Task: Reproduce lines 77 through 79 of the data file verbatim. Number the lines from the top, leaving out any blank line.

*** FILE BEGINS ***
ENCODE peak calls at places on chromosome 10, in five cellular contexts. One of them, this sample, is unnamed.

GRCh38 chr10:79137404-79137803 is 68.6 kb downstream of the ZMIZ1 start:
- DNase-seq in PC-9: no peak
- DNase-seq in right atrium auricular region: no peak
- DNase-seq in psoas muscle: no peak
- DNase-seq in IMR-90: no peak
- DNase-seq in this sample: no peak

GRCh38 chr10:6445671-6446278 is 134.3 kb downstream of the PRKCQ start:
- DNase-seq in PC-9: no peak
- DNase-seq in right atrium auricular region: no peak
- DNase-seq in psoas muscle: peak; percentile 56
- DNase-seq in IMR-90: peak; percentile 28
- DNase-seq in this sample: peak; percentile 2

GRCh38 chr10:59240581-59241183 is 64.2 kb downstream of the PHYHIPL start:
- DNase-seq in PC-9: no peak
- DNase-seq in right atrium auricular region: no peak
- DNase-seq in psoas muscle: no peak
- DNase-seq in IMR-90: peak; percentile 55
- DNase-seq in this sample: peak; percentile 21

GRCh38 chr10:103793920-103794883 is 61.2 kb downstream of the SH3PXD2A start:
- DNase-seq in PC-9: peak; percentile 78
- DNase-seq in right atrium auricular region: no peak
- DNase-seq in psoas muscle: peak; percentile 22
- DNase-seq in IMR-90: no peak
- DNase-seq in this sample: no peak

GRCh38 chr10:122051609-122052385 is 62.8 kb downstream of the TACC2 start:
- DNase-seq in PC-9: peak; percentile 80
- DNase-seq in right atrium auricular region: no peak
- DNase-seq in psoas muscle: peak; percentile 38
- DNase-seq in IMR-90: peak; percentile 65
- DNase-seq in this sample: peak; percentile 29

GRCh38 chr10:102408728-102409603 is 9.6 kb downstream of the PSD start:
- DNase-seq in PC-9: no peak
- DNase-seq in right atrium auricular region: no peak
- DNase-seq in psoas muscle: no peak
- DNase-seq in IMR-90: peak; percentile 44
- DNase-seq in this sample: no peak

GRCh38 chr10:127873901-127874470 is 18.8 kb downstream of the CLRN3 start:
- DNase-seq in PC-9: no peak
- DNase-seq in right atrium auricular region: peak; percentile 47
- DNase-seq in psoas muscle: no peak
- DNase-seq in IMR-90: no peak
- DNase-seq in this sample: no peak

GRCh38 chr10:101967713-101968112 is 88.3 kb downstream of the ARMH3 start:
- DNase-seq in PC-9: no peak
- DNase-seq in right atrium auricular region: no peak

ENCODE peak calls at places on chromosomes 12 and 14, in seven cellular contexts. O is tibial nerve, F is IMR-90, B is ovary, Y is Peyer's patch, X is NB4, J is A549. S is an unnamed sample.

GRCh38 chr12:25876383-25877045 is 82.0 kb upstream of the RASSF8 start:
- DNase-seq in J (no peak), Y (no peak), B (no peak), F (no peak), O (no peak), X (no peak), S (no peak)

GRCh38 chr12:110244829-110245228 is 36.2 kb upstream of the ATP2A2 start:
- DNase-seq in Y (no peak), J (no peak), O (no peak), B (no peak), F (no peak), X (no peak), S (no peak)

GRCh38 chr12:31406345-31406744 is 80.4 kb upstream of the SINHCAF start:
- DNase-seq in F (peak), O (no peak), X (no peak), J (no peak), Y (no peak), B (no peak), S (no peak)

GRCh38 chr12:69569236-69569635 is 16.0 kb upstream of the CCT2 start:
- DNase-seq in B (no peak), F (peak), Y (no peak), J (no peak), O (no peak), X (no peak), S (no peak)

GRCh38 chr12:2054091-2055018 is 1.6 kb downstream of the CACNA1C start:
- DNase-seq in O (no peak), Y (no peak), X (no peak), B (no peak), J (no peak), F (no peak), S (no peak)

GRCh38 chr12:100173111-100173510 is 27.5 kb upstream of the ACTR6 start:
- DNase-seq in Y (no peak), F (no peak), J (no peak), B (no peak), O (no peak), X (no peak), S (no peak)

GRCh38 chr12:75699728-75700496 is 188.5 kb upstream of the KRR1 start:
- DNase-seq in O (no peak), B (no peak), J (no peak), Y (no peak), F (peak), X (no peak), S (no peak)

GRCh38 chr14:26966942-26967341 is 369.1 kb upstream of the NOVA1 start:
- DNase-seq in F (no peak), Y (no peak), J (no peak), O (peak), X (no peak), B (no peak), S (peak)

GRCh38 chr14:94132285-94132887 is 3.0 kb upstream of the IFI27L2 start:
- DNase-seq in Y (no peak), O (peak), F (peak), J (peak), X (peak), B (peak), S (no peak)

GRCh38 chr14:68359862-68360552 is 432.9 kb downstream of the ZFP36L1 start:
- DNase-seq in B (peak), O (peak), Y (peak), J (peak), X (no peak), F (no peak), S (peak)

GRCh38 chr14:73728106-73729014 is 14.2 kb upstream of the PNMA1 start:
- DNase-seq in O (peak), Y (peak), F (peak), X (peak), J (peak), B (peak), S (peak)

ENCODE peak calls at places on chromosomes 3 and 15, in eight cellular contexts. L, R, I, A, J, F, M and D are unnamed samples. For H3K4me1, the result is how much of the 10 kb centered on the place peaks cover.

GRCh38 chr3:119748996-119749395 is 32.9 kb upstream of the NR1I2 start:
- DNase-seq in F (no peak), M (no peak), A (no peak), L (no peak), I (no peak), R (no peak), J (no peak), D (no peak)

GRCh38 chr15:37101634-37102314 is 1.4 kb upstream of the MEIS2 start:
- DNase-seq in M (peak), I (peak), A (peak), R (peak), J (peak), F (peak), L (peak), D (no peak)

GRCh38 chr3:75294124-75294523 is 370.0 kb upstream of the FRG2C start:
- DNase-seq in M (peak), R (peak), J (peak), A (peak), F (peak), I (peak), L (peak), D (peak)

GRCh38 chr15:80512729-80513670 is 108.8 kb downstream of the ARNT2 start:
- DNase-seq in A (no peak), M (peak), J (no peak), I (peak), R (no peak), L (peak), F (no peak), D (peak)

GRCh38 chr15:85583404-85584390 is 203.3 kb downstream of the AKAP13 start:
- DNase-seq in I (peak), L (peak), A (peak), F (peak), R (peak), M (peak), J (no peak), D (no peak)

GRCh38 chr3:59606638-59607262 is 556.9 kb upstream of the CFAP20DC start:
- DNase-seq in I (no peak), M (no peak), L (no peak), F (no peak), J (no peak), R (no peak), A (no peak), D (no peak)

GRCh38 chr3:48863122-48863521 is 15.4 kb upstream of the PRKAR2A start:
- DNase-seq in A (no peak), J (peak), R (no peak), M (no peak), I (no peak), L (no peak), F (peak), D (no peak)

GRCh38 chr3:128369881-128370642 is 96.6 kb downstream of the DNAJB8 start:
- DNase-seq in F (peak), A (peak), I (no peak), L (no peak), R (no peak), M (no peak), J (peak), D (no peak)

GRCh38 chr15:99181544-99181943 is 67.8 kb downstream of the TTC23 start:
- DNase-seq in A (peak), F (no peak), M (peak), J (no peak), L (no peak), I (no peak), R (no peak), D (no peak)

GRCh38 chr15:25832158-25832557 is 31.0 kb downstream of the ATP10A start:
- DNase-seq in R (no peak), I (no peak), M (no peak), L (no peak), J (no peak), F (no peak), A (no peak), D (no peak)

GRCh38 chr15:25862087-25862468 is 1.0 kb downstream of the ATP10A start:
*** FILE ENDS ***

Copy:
GRCh38 chr15:80512729-80513670 is 108.8 kb downstream of the ARNT2 start:
- DNase-seq in A (no peak), M (peak), J (no peak), I (peak), R (no peak), L (peak), F (no peak), D (peak)

GRCh38 chr15:85583404-85584390 is 203.3 kb downstream of the AKAP13 start: